Discussion:
Introduction to simplification and corresponding simplifier paper
(too old to reply)
Roland Salz
2017-06-21 14:37:24 UTC
Permalink
Raw Message
Hi,



last summer Richard Fateman and I wrote an introduction to simplification to be incorporated into the manual. It can be
viewed at <https://people.eecs.berkeley.edu/%7Efateman/papers/intro5.txt>
https://people.eecs.berkeley.edu/~fateman/papers/intro5.txt. The current manual contains no introduction at all to
chapter 9, Simplification. Simplification, however, is a central part of the CAS Maxima system. Thus, its understanding
gives valuable insight into the overall CAS system. The leading goal in writing this introduction was to make the reader
curious and interested not only in what Maxima can do by itself, but in the numerous ways how it can be controlled,
tailored, enhanced by the user as his tool.



The idea to write such an introduction came from reading the German Maxima version 5.29 (the last one that has been
written), dating back to 2011 and translated at that time by Dieter Kaiser. This translation contains numerous chapter
introductions that do not appear in the English original.



Richard had written a very thorough paper on Maxima's simplifier back in 1979. This paper in my opinion and to my
knowledge is the best way to get an idea of how Maxima works at the programming level. Understanding simplification and
the corresponding part of the Maxima system, the simplifier, can thus be regarded as a means to take a look into
Maxima's way of operation in general. This paper was presented at a Maxima user's conference, it is theory directed to
users. Our introduction to simplification makes reference to this paper, which can be viewed as a natural continuation
of this introduction for the reader more interested in the subject. Although the information of this paper goes beyond
what is normally contained in a User's Manual, my belief is that it should be incorporated in the official Maxima
documentation corpus.



From the discussion we had on the list about the proposed text last summer, I got the impression that there was a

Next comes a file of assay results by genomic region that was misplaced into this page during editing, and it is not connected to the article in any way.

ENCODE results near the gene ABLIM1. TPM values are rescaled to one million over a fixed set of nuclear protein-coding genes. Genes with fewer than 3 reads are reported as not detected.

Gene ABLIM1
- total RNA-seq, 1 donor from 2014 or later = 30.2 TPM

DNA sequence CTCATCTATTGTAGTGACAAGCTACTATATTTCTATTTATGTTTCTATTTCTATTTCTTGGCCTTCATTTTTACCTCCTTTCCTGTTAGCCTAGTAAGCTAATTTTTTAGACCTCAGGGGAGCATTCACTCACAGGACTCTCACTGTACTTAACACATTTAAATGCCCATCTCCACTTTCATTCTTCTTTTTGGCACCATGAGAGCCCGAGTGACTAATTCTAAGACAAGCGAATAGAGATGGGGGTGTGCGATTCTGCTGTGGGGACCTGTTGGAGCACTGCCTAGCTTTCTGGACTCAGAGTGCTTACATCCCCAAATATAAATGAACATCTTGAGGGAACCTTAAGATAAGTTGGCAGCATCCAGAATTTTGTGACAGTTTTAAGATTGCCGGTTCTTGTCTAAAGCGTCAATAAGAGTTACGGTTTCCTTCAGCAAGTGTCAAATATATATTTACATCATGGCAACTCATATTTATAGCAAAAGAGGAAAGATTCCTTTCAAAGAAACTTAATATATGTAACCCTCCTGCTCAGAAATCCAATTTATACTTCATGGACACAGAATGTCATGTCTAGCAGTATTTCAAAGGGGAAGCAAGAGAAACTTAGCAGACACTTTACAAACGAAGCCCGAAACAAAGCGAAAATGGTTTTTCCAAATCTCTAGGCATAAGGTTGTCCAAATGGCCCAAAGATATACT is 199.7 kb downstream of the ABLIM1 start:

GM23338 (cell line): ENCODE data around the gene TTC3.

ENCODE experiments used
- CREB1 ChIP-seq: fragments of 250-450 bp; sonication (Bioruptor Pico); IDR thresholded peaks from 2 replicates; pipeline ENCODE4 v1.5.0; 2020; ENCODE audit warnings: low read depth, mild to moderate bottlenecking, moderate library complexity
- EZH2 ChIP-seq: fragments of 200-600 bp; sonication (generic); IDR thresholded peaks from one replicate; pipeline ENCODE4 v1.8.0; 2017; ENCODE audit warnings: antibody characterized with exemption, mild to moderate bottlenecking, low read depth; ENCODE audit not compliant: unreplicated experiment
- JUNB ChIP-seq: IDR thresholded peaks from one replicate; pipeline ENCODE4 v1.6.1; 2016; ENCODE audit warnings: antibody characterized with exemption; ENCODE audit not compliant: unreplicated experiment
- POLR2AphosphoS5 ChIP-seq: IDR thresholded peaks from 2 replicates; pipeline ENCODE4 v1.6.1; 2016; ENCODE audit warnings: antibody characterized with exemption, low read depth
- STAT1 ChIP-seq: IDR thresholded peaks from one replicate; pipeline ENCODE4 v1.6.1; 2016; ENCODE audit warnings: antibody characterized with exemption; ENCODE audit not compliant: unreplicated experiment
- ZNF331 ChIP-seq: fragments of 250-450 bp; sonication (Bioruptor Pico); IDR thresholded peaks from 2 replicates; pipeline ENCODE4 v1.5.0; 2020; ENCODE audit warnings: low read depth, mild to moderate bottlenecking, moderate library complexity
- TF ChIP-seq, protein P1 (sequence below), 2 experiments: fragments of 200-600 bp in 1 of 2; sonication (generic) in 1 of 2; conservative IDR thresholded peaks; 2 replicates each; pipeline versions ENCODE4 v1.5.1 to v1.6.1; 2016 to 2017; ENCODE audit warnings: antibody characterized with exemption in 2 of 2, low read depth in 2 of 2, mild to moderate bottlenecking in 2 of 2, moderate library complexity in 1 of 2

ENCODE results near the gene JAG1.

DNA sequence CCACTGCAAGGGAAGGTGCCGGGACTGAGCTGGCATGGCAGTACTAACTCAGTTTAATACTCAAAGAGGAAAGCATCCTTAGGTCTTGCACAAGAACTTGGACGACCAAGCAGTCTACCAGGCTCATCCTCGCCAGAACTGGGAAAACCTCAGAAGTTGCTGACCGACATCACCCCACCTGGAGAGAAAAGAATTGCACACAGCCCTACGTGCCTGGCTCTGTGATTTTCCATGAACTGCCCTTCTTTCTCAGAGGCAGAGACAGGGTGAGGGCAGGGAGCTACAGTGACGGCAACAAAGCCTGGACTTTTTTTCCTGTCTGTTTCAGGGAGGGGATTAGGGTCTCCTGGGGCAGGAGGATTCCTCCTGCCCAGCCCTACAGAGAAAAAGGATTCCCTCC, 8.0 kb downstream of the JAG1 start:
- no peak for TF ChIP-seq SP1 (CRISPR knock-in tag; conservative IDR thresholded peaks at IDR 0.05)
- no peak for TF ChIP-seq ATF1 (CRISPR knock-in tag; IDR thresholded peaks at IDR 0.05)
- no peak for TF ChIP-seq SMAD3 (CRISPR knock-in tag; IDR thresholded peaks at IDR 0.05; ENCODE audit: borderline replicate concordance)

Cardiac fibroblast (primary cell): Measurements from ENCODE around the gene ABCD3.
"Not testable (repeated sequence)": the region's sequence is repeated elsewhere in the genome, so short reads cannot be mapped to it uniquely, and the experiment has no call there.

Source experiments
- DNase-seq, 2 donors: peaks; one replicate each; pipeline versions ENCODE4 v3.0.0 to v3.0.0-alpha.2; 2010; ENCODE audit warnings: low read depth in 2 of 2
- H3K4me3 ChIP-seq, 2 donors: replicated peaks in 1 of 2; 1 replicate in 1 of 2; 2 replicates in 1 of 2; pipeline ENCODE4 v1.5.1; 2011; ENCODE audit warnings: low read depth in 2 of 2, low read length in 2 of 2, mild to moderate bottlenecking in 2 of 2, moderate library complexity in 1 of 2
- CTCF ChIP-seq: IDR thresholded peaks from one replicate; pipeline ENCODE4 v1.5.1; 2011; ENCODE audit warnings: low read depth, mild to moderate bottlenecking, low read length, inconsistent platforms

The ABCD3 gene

consensus to go ahead with this. In the meantime I made some experiences with building the documentation and I would
feel confident to be able to do the texinfo formatting myself. But before starting I would like to be reassured that the
project is agreed and the whole work will not be in vain.



My proposal therefore is to include the introduction itself at the beginning of Simplification.texi and to keep the
paper as a separate file. For this I see two possibilities: (1) Include the file in texi format as part of the manual.
(2) Include the file in the doc directory of the repository, in the tarball and in the installer version of Maxima, but
leave it in plain text format to be read with any text editor. The latter way would not include it in the online help,
the html or the pdf version of the manual itself, but it would make it accessible easily and offline to any Maxima user,
in the same way a readme file is.



Best regards,

Roland
Gunter Königsmann
2017-06-21 15:42:56 UTC
Permalink
Raw Message
Things are not this bad any more:
As a German user you will automatically be presented the German version of the manual - which isn't obvious as most of the HTML files never have been translated. ...and the English pages of the German manual are old enough to be seriously misleading at times.

... but AFAIK the English version of the manual should by now contain the parts that weren't subject of the discussion.

To everyone who wonders why I want maxima to use a2po for the translations:
If we used it the untranslated sections would be accurate and the rest would tell new translators what is still accurate and what needs to be revised.